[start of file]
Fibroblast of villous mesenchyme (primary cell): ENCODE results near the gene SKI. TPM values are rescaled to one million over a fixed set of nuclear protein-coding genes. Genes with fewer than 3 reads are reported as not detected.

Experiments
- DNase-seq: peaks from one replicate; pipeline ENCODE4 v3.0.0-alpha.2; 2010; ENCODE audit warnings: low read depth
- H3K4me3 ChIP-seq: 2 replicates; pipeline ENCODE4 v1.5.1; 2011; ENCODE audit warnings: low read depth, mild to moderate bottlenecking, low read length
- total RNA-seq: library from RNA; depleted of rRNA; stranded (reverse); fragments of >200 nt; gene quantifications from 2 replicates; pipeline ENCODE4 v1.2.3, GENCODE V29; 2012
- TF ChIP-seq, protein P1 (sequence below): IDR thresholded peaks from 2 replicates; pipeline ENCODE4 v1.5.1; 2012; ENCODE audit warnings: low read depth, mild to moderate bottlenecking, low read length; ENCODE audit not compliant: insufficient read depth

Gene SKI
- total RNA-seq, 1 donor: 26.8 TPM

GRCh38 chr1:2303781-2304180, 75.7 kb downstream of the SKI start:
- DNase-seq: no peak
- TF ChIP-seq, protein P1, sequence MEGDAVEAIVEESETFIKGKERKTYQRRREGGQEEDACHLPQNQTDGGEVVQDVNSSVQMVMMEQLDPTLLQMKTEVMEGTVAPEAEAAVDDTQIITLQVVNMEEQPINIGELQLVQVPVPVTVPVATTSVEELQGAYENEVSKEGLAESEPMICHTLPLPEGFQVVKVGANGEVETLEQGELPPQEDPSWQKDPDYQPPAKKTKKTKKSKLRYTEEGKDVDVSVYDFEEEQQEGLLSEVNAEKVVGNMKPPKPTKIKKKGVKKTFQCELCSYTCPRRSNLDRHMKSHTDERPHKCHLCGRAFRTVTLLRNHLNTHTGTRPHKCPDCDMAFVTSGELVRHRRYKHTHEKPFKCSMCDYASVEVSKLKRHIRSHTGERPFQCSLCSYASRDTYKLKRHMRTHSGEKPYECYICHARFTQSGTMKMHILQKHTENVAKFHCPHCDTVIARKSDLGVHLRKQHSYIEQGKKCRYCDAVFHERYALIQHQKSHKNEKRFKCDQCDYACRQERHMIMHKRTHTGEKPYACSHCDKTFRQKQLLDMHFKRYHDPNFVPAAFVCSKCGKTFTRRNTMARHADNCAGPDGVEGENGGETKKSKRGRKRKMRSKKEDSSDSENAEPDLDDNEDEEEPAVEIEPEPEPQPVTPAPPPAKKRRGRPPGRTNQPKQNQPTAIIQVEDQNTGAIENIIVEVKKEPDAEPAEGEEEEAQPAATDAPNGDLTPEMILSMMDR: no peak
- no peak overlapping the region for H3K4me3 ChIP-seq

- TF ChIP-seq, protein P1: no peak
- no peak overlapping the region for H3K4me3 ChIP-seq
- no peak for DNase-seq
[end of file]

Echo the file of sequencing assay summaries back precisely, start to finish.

Fibroblast of villous mesenchyme (primary cell): ENCODE results near the gene SKI. TPM values are rescaled to one million over a fixed set of nuclear protein-coding genes. Genes with fewer than 3 reads are reported as not detected.

Experiments
- DNase-seq: peaks from one replicate; pipeline ENCODE4 v3.0.0-alpha.2; 2010; ENCODE audit warnings: low read depth
- H3K4me3 ChIP-seq: 2 replicates; pipeline ENCODE4 v1.5.1; 2011; ENCODE audit warnings: low read depth, mild to moderate bottlenecking, low read length
- total RNA-seq: library from RNA; depleted of rRNA; stranded (reverse); fragments of >200 nt; gene quantifications from 2 replicates; pipeline ENCODE4 v1.2.3, GENCODE V29; 2012
- TF ChIP-seq, protein P1 (sequence below): IDR thresholded peaks from 2 replicates; pipeline ENCODE4 v1.5.1; 2012; ENCODE audit warnings: low read depth, mild to moderate bottlenecking, low read length; ENCODE audit not compliant: insufficient read depth

Gene SKI
- total RNA-seq, 1 donor: 26.8 TPM

GRCh38 chr1:2303781-2304180, 75.7 kb downstream of the SKI start:
- DNase-seq: no peak
- TF ChIP-seq, protein P1, sequence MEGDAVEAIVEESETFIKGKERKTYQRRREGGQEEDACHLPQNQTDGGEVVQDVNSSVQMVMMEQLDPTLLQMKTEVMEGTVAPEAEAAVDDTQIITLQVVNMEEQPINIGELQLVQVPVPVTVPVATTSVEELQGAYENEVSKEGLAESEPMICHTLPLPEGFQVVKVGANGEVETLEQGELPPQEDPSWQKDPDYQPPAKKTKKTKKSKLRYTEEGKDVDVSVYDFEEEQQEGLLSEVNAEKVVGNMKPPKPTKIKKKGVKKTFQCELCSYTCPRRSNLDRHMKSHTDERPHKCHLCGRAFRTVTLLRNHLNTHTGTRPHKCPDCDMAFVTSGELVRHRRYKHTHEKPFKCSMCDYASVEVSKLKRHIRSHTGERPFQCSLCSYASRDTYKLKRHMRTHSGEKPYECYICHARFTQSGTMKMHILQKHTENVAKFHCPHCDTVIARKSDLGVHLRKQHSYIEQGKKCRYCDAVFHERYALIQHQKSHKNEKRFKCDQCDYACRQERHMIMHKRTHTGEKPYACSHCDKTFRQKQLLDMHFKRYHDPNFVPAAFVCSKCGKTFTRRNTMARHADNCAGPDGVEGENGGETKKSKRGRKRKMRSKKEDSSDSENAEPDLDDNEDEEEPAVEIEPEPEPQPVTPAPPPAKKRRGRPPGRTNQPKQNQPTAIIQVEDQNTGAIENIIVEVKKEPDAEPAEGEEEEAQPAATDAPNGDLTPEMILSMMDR: no peak
- no peak overlapping the region for H3K4me3 ChIP-seq

- TF ChIP-seq, protein P1: no peak
- no peak overlapping the region for H3K4me3 ChIP-seq
- no peak for DNase-seq